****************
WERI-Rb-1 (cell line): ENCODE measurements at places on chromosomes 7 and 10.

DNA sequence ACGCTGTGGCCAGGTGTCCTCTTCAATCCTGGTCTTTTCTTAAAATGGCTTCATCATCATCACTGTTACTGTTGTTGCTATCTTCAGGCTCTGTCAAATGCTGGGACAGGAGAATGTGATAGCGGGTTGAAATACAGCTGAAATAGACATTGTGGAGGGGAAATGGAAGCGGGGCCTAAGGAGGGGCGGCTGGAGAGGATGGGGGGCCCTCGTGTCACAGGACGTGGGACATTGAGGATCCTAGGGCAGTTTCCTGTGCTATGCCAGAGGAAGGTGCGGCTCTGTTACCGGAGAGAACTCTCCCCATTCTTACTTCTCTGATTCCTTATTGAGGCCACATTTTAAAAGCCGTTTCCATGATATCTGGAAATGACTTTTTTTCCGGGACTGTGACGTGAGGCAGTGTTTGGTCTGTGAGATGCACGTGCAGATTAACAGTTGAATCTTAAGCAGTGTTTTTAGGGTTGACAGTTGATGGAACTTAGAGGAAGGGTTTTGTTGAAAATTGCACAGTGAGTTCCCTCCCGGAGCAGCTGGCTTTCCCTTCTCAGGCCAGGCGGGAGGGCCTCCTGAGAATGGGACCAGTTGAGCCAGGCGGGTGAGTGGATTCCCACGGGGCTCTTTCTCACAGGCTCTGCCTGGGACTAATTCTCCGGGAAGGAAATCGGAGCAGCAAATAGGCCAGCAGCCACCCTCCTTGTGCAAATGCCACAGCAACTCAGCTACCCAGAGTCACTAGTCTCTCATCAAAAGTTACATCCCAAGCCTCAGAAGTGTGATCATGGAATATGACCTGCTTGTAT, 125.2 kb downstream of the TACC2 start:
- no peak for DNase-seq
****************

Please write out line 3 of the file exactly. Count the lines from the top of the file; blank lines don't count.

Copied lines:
- no peak for DNase-seq